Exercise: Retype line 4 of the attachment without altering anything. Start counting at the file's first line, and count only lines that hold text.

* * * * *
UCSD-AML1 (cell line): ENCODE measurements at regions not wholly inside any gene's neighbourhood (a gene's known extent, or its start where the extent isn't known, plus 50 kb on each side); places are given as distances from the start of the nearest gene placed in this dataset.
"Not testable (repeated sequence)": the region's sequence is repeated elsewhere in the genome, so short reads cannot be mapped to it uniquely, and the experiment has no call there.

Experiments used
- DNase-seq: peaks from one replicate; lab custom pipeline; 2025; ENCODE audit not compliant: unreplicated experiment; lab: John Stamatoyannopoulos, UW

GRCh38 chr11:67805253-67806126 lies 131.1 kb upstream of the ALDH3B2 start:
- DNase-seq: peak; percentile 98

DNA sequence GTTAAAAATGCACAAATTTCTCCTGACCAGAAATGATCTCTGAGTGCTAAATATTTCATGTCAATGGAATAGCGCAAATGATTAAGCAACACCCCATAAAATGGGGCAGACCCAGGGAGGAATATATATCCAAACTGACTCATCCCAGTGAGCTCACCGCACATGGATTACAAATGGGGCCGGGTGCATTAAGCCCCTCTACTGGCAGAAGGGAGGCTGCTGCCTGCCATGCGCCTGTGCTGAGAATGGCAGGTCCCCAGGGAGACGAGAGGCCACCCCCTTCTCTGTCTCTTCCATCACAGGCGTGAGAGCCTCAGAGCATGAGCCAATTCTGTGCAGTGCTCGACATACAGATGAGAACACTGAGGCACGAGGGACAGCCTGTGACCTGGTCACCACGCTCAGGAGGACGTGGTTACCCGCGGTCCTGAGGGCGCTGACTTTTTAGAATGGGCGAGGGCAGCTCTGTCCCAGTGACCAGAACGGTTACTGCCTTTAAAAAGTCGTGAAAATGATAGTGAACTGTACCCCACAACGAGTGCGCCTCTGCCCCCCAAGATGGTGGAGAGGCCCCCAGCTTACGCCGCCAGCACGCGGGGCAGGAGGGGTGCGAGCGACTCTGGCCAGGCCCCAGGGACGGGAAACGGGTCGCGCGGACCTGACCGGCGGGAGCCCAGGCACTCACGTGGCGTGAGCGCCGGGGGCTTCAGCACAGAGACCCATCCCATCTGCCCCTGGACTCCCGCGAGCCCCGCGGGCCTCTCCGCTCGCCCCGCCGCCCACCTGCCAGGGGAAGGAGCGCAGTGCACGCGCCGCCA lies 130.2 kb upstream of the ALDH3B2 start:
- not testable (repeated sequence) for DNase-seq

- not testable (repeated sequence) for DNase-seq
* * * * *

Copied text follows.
- DNase-seq: peaks from one replicate; lab custom pipeline; 2025; ENCODE audit not compliant: unreplicated experiment; lab: John Stamatoyannopoulos, UW